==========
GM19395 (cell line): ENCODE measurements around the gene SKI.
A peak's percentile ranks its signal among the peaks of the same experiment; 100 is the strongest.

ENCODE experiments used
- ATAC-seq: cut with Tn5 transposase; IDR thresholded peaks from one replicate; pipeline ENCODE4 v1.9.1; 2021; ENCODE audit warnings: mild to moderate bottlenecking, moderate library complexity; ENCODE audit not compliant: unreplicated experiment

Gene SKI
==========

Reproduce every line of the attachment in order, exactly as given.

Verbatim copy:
GM19395 (cell line): ENCODE measurements around the gene SKI.
A peak's percentile ranks its signal among the peaks of the same experiment; 100 is the strongest.

ENCODE experiments used
- ATAC-seq: cut with Tn5 transposase; IDR thresholded peaks from one replicate; pipeline ENCODE4 v1.9.1; 2021; ENCODE audit warnings: mild to moderate bottlenecking, moderate library complexity; ENCODE audit not compliant: unreplicated experiment

Gene SKI